If they only had a mother and a plastic red shoe to save them from this horror; and save me from the fear of letting them leave with those laces flapping about and their shoes falling off and them stepping into a muddy puddle in just socks?! Oh god! The fear!

Now I thought I may have just been overreacting (there are a few slip on shoes you can buy and even some velcro shoes passed a size 3 after all), and perhaps I just had an over keen mother. 
But no. 
I did a bit of research and on the Fisher Price website, in the Parenting Help section, I witnessed the cries of a distressed mother.

Her 5-year-old daughter could not tie her shoes!

And the wise woman who replied to her pleas for help in such difficult times said that some children can't manage this technical ability until they are 6 years old!

But hang on! SIX?

I literally met some boy the other day who was 13 and could not tie his shoes.
I was appalled. Alarmed. Concerned. TRAUMATIZED by this infromation.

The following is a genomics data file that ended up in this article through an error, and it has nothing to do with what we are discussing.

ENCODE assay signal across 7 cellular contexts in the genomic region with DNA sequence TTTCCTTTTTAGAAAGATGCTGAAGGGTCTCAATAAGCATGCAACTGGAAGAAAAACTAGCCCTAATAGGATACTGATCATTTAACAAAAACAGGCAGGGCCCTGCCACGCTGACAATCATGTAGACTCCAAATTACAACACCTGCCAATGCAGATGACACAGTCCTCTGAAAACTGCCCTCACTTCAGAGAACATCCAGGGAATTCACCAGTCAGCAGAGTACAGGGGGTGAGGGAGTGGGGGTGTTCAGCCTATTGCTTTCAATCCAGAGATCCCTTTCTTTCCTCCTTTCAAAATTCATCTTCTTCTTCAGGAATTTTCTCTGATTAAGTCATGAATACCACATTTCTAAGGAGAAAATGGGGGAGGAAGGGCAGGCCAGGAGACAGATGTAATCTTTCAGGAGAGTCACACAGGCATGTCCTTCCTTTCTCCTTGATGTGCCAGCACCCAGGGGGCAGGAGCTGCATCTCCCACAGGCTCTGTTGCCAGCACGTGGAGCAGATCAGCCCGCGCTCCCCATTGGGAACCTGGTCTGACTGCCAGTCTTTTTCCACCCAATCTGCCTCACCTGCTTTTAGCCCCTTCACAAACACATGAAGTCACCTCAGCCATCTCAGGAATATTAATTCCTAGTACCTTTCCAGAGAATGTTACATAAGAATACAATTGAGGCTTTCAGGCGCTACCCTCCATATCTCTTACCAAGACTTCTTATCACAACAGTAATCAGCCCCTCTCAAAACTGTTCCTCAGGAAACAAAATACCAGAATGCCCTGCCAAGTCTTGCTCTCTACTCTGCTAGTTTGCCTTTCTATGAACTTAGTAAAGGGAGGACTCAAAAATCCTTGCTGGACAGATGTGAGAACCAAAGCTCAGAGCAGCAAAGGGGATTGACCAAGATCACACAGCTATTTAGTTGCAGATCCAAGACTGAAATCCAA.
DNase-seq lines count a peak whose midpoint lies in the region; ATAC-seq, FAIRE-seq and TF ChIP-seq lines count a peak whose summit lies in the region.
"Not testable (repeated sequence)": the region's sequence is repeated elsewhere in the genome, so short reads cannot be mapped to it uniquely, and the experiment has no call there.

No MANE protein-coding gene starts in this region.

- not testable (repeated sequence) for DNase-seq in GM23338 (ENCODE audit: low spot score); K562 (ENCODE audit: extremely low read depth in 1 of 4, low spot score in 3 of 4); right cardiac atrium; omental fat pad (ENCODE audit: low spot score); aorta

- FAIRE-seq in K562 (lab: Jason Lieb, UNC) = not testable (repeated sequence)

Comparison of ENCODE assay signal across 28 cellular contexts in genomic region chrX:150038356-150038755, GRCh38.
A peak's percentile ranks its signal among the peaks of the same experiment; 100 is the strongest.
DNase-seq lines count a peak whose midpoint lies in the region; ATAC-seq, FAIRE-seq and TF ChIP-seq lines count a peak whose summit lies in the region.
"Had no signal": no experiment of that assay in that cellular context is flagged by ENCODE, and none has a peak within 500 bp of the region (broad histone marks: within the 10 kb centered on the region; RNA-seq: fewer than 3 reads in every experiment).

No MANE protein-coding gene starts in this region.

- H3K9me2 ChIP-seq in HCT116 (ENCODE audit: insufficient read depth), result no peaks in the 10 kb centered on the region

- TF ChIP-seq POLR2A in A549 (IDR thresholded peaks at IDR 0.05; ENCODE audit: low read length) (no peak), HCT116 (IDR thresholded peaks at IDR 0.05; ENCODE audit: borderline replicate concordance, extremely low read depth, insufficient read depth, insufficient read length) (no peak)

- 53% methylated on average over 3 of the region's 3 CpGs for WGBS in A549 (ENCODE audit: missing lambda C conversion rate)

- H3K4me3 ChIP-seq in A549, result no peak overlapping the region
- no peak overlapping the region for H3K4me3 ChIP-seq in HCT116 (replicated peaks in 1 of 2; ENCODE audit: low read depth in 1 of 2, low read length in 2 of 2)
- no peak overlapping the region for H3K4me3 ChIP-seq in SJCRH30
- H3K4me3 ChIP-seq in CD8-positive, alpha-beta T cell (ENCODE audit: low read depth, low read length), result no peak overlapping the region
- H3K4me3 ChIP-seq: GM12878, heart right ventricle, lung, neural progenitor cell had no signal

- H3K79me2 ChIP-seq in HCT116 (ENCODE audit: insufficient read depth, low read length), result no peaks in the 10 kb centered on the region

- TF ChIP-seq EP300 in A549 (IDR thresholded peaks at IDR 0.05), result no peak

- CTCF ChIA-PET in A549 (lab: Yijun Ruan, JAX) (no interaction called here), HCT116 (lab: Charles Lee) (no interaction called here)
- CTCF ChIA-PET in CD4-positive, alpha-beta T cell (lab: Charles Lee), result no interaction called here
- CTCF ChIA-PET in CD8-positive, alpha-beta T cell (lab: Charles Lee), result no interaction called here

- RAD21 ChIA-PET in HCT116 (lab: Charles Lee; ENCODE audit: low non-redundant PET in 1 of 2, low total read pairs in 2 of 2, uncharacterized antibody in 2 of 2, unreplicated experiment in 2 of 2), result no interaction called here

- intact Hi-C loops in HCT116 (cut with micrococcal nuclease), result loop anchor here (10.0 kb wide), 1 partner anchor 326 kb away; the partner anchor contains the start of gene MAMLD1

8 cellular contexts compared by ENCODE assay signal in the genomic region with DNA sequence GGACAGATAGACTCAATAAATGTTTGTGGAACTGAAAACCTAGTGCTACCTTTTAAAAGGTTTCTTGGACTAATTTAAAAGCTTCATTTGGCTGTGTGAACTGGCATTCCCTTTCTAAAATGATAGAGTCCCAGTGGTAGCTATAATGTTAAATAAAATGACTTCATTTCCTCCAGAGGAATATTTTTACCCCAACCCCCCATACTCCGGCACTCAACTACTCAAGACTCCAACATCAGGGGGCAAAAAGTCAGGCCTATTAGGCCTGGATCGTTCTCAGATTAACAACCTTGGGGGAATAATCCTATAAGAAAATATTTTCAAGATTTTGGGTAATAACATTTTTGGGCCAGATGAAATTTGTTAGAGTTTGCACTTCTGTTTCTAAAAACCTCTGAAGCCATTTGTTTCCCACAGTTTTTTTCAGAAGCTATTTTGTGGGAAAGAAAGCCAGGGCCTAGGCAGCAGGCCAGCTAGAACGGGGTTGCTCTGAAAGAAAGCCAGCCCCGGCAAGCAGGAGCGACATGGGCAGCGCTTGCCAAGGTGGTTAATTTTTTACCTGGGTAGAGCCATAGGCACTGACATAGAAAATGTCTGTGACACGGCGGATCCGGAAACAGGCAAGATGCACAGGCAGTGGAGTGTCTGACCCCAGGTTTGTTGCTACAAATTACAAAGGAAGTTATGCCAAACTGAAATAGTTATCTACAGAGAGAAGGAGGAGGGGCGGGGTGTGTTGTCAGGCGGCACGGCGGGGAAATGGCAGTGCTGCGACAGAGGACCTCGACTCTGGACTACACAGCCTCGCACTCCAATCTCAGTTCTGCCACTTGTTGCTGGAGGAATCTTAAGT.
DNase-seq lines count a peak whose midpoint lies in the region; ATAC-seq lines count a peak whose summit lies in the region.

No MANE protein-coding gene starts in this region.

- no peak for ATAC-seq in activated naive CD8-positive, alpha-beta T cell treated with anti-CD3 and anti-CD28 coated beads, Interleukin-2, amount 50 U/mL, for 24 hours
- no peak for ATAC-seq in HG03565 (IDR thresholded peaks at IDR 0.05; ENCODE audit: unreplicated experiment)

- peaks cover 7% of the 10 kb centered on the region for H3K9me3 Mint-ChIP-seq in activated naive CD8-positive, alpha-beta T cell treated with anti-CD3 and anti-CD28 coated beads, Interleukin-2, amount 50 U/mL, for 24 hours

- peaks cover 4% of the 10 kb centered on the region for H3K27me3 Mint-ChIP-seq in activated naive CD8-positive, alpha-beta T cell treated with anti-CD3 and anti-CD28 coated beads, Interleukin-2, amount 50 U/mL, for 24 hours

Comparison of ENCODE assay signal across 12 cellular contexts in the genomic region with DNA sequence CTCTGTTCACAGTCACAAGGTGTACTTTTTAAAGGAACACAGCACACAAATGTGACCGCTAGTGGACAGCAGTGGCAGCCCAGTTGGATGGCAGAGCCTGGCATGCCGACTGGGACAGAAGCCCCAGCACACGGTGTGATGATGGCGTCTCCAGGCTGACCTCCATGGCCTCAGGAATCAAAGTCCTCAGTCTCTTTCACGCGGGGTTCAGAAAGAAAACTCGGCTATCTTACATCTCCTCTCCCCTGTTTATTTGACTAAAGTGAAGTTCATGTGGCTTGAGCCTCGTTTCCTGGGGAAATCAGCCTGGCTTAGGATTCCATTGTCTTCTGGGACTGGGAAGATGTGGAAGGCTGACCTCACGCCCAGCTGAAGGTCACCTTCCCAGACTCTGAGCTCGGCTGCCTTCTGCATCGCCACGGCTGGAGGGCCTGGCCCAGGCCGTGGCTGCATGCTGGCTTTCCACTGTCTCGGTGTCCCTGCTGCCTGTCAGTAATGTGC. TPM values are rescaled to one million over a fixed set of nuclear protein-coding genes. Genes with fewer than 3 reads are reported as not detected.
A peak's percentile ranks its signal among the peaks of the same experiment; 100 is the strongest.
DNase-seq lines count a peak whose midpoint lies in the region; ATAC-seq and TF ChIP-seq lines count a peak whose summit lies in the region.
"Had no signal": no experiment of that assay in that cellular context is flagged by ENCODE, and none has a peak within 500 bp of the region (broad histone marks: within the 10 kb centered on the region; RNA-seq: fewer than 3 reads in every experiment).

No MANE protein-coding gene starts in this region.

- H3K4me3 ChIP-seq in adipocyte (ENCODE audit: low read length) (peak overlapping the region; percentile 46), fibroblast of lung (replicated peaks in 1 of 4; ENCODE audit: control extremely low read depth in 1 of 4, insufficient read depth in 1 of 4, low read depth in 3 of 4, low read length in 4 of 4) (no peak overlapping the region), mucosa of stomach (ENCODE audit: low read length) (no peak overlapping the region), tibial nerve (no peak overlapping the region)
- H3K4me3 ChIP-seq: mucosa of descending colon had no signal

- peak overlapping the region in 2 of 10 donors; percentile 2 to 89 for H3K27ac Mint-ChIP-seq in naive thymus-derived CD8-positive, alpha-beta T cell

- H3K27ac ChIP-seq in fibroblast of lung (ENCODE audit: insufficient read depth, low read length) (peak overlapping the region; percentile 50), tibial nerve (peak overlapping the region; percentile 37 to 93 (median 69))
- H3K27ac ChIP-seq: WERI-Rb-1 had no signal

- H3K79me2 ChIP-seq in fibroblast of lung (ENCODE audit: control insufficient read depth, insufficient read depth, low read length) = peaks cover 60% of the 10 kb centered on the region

And what is worse, he has size 8 feet and the only option in the stock room was.... LACES!

Heaven forbid! His mother had to buy the shoes and promised to help him learn in the holidays before September.

Poor kid.

So please, whilst you slip on your shoes and mindlessly tie the laces because you were taught so long ago that it has just become second nature, just think about that poor boy who is currently struggling with string. 
Who knows what will become of him?!
It doesn't bear thinking about.

Or, you could join me and laugh at the little bugger for being such a lazy shit.

1 comment:

  1. I've never seen those red plastic shoe things before, now I feel like I lived a sheltered life! I always just practiced on shoes I think.

    What also surprises me about shoe lace tying is that dave ties his differently to the way I do, but they seem to bring about the same effect. I wonder if we tie our shoes the same way?

    I really like the title, I liked worrying it would be about weddings and finding out it wasn't ;) xxxx